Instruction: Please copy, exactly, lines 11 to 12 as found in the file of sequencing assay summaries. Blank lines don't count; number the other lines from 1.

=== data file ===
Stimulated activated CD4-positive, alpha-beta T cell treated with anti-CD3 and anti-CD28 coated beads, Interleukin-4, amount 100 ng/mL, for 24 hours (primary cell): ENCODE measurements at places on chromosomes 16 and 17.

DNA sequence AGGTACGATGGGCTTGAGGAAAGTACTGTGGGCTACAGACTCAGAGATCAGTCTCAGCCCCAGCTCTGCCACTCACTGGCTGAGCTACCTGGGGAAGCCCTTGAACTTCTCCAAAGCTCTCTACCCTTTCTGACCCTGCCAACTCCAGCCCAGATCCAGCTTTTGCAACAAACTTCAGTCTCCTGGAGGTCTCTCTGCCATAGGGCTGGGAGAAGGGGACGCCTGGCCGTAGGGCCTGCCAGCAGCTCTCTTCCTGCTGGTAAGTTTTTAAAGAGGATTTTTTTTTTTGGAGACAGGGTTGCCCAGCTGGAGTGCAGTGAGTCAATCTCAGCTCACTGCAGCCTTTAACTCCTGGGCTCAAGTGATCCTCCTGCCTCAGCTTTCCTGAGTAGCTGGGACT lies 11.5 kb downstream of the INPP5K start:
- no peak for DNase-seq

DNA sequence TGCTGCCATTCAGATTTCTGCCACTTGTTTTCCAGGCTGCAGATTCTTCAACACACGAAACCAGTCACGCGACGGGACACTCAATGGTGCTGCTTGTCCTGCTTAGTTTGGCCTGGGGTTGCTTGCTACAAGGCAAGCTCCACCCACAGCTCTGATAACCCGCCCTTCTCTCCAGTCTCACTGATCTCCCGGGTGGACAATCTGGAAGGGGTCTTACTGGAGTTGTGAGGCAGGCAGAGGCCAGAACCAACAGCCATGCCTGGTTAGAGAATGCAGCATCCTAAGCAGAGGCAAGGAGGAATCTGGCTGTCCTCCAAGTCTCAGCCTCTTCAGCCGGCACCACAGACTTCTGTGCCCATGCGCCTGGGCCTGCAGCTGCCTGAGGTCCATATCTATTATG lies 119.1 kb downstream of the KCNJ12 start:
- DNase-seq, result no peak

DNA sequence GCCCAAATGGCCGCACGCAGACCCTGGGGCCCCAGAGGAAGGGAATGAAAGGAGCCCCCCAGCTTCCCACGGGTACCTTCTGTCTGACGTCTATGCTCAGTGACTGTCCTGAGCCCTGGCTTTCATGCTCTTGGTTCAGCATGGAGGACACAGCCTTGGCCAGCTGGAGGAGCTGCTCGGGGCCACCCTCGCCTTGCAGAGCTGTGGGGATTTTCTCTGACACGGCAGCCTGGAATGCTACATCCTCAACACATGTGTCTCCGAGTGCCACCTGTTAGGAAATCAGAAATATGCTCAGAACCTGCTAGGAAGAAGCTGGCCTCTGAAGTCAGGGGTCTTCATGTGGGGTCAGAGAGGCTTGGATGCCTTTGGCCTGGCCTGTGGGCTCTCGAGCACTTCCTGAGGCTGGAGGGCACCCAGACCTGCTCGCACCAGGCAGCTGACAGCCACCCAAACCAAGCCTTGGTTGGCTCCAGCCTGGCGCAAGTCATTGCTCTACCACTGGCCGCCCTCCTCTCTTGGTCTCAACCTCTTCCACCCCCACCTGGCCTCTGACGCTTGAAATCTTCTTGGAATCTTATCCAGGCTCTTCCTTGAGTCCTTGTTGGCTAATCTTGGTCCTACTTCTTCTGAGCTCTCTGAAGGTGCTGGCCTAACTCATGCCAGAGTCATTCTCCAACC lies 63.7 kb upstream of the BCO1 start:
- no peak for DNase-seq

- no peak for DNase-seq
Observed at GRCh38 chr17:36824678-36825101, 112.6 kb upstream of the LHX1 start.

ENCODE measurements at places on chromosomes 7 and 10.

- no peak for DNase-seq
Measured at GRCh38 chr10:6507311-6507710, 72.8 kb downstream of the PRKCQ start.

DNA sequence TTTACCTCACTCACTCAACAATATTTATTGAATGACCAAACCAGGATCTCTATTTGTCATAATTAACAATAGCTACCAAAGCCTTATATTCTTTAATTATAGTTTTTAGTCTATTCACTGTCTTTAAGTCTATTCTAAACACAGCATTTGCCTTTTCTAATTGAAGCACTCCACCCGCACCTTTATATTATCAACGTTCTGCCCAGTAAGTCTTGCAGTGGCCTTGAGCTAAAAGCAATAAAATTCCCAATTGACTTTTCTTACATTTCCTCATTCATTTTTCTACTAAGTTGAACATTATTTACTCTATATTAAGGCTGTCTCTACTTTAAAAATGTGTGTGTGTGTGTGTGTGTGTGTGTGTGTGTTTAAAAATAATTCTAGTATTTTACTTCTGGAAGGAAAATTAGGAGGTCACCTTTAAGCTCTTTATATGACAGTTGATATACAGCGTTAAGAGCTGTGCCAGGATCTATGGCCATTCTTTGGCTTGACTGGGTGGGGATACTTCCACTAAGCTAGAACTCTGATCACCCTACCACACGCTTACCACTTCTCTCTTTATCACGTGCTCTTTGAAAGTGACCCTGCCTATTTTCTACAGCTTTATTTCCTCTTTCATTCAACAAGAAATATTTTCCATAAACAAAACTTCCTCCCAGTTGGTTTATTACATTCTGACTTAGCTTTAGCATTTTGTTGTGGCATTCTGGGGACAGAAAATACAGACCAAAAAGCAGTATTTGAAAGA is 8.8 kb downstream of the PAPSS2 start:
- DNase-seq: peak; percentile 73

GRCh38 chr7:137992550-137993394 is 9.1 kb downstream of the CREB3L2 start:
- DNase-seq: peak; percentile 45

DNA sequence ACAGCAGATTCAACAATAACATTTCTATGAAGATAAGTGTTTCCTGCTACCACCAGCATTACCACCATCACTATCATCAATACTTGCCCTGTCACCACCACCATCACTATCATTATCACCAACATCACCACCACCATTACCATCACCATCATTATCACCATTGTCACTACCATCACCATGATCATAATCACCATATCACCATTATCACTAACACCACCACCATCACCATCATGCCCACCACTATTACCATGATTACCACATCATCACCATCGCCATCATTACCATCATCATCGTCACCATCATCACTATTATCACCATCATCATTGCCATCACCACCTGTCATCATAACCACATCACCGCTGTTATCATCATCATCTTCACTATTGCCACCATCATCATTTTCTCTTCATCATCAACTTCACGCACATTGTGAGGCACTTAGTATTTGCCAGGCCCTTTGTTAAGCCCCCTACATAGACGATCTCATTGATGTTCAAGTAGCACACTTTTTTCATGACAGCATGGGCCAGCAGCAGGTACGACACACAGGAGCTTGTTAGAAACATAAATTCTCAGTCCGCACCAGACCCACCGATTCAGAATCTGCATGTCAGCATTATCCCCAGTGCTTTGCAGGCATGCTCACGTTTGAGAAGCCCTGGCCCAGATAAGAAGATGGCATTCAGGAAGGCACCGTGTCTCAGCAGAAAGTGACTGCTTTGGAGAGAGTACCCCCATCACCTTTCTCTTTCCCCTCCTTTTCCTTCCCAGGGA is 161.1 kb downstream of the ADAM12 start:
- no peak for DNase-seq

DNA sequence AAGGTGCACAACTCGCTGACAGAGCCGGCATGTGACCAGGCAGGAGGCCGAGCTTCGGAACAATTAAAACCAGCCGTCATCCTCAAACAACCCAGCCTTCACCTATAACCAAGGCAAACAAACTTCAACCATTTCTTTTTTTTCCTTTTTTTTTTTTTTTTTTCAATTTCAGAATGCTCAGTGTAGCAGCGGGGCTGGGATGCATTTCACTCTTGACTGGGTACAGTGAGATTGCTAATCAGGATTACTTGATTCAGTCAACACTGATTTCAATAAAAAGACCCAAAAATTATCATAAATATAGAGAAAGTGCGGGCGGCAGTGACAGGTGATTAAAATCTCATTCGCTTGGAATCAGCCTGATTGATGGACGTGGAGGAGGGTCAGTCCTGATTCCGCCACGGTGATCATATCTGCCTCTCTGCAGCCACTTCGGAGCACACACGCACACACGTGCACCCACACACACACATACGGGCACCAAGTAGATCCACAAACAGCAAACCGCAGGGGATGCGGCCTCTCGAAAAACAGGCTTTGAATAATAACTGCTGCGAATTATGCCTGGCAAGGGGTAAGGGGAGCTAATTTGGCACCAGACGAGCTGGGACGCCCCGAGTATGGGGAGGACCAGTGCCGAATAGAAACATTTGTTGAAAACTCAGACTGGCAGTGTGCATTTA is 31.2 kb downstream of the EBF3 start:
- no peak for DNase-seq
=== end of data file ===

- no peak for DNase-seq
Measured at GRCh38 chr10:6507311-6507710, 72.8 kb downstream of the PRKCQ start.